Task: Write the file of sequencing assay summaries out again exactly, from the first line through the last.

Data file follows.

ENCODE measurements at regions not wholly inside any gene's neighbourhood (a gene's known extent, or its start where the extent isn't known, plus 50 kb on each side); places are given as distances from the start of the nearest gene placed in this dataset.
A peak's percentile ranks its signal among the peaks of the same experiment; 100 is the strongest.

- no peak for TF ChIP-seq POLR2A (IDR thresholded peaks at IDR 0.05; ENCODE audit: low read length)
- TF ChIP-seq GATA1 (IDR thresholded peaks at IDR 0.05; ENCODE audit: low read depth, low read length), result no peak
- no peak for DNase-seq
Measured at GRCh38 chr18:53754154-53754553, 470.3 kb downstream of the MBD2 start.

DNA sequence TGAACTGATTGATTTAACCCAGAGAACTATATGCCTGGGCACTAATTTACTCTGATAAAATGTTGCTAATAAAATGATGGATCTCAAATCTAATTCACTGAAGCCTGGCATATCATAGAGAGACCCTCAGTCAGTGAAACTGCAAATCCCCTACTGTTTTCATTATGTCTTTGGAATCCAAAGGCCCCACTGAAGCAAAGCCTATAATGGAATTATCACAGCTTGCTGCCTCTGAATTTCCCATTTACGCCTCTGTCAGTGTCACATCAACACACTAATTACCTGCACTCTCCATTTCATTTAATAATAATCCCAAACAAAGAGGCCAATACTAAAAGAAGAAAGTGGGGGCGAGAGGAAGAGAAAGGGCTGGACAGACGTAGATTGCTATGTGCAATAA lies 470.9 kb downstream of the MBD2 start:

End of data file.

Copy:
ENCODE measurements at regions not wholly inside any gene's neighbourhood (a gene's known extent, or its start where the extent isn't known, plus 50 kb on each side); places are given as distances from the start of the nearest gene placed in this dataset.
A peak's percentile ranks its signal among the peaks of the same experiment; 100 is the strongest.

- no peak for TF ChIP-seq POLR2A (IDR thresholded peaks at IDR 0.05; ENCODE audit: low read length)
- TF ChIP-seq GATA1 (IDR thresholded peaks at IDR 0.05; ENCODE audit: low read depth, low read length), result no peak
- no peak for DNase-seq
Measured at GRCh38 chr18:53754154-53754553, 470.3 kb downstream of the MBD2 start.

DNA sequence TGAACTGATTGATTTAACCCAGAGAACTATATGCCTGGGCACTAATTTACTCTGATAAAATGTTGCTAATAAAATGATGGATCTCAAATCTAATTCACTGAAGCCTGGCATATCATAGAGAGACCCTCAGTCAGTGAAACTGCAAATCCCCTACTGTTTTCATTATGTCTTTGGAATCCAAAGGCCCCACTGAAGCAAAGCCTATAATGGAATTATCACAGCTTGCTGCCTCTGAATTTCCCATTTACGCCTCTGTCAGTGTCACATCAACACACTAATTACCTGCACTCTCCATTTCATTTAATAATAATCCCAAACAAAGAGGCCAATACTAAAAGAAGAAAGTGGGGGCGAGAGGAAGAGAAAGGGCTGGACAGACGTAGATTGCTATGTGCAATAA lies 470.9 kb downstream of the MBD2 start: